The regal, prim approach writer Lucinda Coxon (Wild Target) and director Tom Hooper (The King’s Speech) take to adapting this fascinating true story may make it ultimately feel like half-missed opportunity, but Eddie Redmayne and Alicia Vikander’s electric central performances nevertheless make it difficult to look away.
In mid-1920s Copenhagen, revered artist Einar Wegener (Eddie Redmayne) reluctantly agrees to stand in as a female model for a portrait being painted by his wife, Gerda (Alicia Vikander). This moment awakens a repressed yearning in Einar, his desire to assume the personal and sexual identity of a woman named Lili Elbe and leave Einar behind, all while Gerda tries to come to terms with the gradual disappearance of the man she married.
It’s a fascinating premise for a film and is certainly well-timed given the terrific in-steps made by the trans movement over the last year or so, yet Coxon and Hooper may have been the wrong combination of artists to bring this story to the screen. Hooper’s visual compositions with his regular DP Danny Cohen are as beautiful and distinctive as ever – marked by Hooper’s usual off-center framing – yet rather than immerse us in the viscerally emotional and physical brutality of Einar’s transformation into Lili, we would feel strangely distanced if not for Redmayne’s absolutely splendid, material-transcending work in the role.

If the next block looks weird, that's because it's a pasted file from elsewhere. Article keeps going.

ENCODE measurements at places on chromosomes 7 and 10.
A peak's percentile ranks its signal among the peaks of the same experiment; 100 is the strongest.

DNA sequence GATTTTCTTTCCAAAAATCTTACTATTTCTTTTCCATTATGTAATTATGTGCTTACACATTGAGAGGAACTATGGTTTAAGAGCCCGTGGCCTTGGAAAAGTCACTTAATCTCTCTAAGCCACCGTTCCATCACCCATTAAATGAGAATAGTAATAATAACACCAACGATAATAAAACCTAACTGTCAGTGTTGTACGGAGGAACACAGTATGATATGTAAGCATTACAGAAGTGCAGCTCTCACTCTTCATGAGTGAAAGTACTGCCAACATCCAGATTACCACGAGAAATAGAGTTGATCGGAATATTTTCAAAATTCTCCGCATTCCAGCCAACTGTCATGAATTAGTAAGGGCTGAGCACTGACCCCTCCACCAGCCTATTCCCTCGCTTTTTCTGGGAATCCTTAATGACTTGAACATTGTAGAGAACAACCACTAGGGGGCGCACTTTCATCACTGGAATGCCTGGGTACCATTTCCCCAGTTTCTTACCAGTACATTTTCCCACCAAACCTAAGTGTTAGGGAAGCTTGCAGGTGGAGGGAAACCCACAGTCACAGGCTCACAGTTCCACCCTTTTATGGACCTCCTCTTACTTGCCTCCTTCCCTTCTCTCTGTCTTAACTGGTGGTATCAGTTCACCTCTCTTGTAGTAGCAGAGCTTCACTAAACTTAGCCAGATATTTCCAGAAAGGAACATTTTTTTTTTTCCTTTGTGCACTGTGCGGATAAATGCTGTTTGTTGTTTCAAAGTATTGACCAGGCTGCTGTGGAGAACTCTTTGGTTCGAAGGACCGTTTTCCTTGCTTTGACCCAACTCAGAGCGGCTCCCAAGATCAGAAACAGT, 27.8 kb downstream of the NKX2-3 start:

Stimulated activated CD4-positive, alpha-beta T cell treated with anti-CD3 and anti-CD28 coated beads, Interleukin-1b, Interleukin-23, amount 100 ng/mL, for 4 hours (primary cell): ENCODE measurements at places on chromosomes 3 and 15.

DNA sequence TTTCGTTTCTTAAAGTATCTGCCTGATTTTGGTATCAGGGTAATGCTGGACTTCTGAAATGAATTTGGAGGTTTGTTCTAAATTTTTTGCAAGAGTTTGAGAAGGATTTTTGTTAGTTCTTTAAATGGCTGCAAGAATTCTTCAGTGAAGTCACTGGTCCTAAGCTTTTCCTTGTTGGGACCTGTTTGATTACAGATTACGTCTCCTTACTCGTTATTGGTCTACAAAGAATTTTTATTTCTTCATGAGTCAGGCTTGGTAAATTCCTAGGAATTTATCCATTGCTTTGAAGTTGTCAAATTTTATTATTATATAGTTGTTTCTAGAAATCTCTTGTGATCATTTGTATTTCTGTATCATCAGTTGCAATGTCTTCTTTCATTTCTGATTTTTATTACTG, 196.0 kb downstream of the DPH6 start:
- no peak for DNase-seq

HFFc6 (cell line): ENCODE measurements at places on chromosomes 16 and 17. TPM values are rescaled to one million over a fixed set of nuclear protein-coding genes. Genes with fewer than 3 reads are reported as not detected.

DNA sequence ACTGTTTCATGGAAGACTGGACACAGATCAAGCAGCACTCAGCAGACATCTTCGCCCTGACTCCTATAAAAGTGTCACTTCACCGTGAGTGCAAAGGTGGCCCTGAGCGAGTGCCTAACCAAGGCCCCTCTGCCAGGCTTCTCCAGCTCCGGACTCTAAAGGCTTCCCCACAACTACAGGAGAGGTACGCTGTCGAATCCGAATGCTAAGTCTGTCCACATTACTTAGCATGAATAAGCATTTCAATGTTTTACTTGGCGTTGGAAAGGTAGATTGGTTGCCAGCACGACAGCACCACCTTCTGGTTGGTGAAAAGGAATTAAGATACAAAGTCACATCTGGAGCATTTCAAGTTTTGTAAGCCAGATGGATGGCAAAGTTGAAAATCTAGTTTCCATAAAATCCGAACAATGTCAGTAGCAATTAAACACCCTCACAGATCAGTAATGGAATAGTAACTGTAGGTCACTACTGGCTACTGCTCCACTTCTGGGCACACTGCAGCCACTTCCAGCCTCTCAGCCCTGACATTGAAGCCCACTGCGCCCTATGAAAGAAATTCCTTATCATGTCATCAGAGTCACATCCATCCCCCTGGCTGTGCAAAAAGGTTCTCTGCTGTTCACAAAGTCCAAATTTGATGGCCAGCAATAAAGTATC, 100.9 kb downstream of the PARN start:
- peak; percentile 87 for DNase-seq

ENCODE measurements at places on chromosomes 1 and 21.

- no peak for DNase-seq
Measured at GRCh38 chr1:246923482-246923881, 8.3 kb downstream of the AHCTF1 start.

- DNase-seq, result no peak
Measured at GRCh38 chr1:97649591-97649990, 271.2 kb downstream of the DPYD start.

A year after he won the Best Actor Oscar for his transformative turn as Stephen Hawking, Redmayne does it again, though the limitations of the script prevent him from digging in as deep dramatically as he does with the role’s surface demands. Just as much attention is laid on his suffering wife, played with sure aplomb by rising star Vikander, who ably realises the psychological torment which her character’s predicament would naturally invite, a mixture of anger, confusion, frustration and ultimately pride at Lili’s choice. It’s just a shame that Redmayne isn’t gifted quite as much depth on the page to entrench himself in.
At 119 minutes in length it frequently dawdles and feels far too sanitised to be a movie that could truly understand the mind of a trans person, but Redmayne and Vikander, along with their supporting players (Ben Whishaw and Matthias Schoenaerts in particular), knock it out of the park. It doesn’t realise its potential overall, but is a mostly compelling offering all the same.
The Danish Girl is in US cinemas December 25th and UK cinemas January 1st